Treatment issues feature in patient complaint list
Waikato patients are not happy with treatment from their family doctor and the public hospital system, complaints made to the Health and Disability Commissioner show.
Figures obtained under the Official Information Act show that from August 2010 to July 2012, 362 separate health providers were complained about in the wider Waikato region, including the Thames Valley and King Country.
The complaints ranged from delays in treatment to a surgeon trying to take the gall bladder out of a patient from whom he had removed it 13 years earlier.
Of the 362 complaints, 214 were against group providers such as medical centres and hospitals. The rest, 148, were made against individual registered and unregistered providers.
While only four complaints were formally investigated in the period, general practitioners were the top of the list for the most complaints against individual medical practitioners, with 37 complaints.
Dentists were next with 20 complaints, followed by physicians (10), orthopaedic surgeons and midwives (9 complaints each), nurses (6) and psychiatrists (5).
A category called other (which includes acupuncturists and naturopaths) received 52 complaints.
Royal New Zealand College of General Practitioners chief executive Helen Morgan-Banda said GPs were at the forefront of primary medicine and saw, on average, more patients than other medical practitioners. There were also more GPs than any other single speciality in the country.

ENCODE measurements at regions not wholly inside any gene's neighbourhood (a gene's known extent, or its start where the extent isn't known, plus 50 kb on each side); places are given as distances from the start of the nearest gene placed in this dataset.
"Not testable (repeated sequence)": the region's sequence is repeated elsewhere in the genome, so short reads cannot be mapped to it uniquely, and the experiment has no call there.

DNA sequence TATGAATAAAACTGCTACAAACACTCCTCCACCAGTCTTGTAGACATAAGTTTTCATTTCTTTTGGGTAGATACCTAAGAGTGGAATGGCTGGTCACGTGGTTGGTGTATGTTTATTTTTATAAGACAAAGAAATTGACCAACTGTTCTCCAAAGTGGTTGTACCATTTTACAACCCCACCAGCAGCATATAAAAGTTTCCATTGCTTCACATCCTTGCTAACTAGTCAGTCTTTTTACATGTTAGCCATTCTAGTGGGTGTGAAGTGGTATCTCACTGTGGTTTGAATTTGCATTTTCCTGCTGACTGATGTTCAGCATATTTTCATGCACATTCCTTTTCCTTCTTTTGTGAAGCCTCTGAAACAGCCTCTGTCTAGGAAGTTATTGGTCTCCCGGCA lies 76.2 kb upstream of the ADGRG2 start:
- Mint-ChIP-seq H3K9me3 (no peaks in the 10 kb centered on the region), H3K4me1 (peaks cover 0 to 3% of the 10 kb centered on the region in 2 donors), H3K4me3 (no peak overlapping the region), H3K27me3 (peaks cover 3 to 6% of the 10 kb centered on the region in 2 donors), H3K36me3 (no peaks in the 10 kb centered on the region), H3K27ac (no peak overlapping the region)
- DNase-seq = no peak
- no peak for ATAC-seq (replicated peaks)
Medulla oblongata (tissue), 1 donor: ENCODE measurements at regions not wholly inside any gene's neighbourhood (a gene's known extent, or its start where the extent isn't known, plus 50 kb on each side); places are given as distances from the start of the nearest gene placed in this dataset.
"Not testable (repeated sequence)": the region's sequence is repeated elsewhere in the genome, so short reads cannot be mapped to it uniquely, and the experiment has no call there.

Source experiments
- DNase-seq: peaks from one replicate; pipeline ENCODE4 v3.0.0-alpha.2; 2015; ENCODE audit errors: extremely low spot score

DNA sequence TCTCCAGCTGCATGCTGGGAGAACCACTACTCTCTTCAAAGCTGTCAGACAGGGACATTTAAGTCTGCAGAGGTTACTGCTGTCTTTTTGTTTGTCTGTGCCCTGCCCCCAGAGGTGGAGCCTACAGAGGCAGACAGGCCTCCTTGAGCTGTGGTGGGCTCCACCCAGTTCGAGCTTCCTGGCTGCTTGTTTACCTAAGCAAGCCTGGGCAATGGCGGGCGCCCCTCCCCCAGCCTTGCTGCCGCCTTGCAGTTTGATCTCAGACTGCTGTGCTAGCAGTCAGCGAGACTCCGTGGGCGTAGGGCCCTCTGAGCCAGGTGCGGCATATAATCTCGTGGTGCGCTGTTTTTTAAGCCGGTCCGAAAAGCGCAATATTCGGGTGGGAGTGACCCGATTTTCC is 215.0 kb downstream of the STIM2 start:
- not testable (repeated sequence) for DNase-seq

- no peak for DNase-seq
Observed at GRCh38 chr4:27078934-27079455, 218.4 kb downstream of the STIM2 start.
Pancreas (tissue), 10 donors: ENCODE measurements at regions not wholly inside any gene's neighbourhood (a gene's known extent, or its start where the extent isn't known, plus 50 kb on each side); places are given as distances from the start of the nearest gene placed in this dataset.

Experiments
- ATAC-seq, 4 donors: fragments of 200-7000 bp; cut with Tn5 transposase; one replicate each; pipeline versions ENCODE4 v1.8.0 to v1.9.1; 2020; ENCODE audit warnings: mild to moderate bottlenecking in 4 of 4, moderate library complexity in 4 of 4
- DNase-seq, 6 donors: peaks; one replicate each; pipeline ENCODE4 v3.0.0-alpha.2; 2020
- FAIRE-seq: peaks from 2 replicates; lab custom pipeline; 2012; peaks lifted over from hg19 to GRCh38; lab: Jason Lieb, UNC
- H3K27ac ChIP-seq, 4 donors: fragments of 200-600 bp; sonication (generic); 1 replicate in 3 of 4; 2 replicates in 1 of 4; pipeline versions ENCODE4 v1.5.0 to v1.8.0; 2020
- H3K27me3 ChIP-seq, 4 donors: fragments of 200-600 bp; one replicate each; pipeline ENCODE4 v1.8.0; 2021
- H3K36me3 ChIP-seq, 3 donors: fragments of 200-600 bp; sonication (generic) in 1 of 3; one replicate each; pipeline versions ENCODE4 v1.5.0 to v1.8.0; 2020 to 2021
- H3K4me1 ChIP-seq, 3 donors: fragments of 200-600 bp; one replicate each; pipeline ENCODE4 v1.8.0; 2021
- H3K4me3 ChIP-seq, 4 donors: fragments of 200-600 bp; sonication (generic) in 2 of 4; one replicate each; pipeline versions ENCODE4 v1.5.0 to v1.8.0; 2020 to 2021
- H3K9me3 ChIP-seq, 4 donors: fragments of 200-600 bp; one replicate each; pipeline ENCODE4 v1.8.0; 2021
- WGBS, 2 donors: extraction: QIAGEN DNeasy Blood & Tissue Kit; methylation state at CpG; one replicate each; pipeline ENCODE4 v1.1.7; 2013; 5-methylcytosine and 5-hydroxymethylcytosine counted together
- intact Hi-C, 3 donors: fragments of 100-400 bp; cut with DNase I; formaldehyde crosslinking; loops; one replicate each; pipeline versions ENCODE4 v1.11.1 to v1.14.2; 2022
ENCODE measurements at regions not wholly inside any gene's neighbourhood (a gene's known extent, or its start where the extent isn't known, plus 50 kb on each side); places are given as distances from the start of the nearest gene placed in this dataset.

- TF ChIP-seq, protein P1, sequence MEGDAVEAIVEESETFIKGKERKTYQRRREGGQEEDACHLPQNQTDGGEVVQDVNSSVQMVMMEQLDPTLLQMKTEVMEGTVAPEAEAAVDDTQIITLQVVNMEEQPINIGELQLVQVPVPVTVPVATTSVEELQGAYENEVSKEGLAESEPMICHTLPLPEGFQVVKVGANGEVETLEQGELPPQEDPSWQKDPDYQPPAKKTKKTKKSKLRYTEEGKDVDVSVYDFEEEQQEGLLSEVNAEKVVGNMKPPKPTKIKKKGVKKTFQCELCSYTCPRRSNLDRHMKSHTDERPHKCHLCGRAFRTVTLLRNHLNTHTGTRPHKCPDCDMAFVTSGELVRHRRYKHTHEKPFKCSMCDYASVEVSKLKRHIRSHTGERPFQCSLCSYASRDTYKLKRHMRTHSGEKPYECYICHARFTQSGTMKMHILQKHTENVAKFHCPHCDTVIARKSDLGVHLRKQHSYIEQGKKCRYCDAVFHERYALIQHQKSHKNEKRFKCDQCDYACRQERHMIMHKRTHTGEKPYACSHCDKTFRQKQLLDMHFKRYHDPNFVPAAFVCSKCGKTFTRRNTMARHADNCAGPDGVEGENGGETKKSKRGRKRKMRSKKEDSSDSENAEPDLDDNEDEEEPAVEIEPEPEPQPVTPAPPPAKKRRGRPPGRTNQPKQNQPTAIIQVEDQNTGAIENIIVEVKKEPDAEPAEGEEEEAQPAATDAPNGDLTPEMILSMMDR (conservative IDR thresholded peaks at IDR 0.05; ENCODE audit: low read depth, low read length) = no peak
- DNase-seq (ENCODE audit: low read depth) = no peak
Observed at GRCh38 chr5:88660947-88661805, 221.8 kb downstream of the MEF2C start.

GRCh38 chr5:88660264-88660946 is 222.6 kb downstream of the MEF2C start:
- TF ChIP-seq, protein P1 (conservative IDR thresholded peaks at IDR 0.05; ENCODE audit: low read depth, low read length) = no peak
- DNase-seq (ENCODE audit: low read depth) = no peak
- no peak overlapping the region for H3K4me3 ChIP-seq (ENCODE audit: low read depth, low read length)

"Unfortunately complaints against general practitioners occur from time to time," a spokeswoman said. "The Medical Council of New Zealand and the Health and Disability Commissioner [HDC] have systems in place to deal with these complaints."
The region's public hospitals received the most complaints for a group provider with 104, followed by medical centres (25), rest homes (21) and accident and emergency clinics (7).
Waikato DHB were unable to respond to a request for comment by deadline yesterday, but one of the four complaints highlighted by the HDC during the period involved a Waikato Hospital surgeon trying to take out a gall bladder from a woman for whom he had done the procedure 13 years earlier.
During surgery he initially believed he had removed a shrunken gall bladder, only to realise that a major duct injury had occurred. The woman was transferred to another hospital where corrective surgery was performed.
The commissioner's annual report for 2011 shows treatment was the primary issue in half of all complaints received.
Complaints about delays in service, diagnosis, the adequacy and appropriateness of treatment, complications and unexpected outcomes, co-ordination of care, and referrals to other services were the most common.
Nationally the number of complaints investigated have reduced from 109 in 2008/09 to 27 in the year 2010/11, despite roughly the same amount of complaints being made - 1378 and 1355 respectively.